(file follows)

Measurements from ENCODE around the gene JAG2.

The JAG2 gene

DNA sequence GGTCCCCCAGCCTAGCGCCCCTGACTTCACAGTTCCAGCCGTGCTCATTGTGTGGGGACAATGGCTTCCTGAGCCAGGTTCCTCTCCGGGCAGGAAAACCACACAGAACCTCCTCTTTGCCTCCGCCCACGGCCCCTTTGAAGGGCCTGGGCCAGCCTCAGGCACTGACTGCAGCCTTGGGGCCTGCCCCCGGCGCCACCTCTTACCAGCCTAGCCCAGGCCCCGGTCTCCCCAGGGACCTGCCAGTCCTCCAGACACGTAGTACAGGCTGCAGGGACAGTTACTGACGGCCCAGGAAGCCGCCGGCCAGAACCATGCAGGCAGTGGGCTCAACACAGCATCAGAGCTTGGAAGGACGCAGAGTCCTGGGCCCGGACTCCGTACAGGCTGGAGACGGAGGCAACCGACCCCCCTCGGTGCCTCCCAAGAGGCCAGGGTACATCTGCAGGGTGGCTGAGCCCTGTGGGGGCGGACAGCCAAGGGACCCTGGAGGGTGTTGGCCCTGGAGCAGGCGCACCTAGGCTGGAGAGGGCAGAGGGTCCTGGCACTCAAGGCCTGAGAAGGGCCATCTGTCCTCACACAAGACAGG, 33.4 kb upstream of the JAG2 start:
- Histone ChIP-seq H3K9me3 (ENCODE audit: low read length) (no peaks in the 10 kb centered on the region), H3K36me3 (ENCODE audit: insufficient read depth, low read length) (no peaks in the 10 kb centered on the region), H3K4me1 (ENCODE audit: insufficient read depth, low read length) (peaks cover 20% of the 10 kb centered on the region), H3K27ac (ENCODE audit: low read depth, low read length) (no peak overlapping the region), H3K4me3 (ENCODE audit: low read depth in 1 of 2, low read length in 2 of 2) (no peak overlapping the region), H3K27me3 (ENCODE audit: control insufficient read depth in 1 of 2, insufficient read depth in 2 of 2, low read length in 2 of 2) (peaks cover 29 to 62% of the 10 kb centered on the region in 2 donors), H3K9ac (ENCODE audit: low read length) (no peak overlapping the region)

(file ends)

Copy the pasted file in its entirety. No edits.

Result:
Measurements from ENCODE around the gene JAG2.

The JAG2 gene

DNA sequence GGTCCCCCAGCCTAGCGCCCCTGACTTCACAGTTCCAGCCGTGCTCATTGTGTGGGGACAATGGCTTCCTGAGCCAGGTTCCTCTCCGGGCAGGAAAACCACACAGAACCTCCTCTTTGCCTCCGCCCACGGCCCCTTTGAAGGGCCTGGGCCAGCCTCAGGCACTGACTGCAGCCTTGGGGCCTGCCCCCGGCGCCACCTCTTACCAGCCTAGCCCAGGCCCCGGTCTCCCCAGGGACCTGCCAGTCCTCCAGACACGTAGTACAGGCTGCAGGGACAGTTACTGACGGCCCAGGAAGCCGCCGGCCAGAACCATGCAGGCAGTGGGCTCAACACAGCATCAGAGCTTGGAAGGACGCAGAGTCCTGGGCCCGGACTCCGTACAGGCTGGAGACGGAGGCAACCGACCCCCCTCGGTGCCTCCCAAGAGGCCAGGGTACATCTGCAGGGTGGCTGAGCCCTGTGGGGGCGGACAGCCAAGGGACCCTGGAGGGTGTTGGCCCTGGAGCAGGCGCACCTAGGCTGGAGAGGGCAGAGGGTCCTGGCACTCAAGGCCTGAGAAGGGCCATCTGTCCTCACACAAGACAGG, 33.4 kb upstream of the JAG2 start:
- Histone ChIP-seq H3K9me3 (ENCODE audit: low read length) (no peaks in the 10 kb centered on the region), H3K36me3 (ENCODE audit: insufficient read depth, low read length) (no peaks in the 10 kb centered on the region), H3K4me1 (ENCODE audit: insufficient read depth, low read length) (peaks cover 20% of the 10 kb centered on the region), H3K27ac (ENCODE audit: low read depth, low read length) (no peak overlapping the region), H3K4me3 (ENCODE audit: low read depth in 1 of 2, low read length in 2 of 2) (no peak overlapping the region), H3K27me3 (ENCODE audit: control insufficient read depth in 1 of 2, insufficient read depth in 2 of 2, low read length in 2 of 2) (peaks cover 29 to 62% of the 10 kb centered on the region in 2 donors), H3K9ac (ENCODE audit: low read length) (no peak overlapping the region)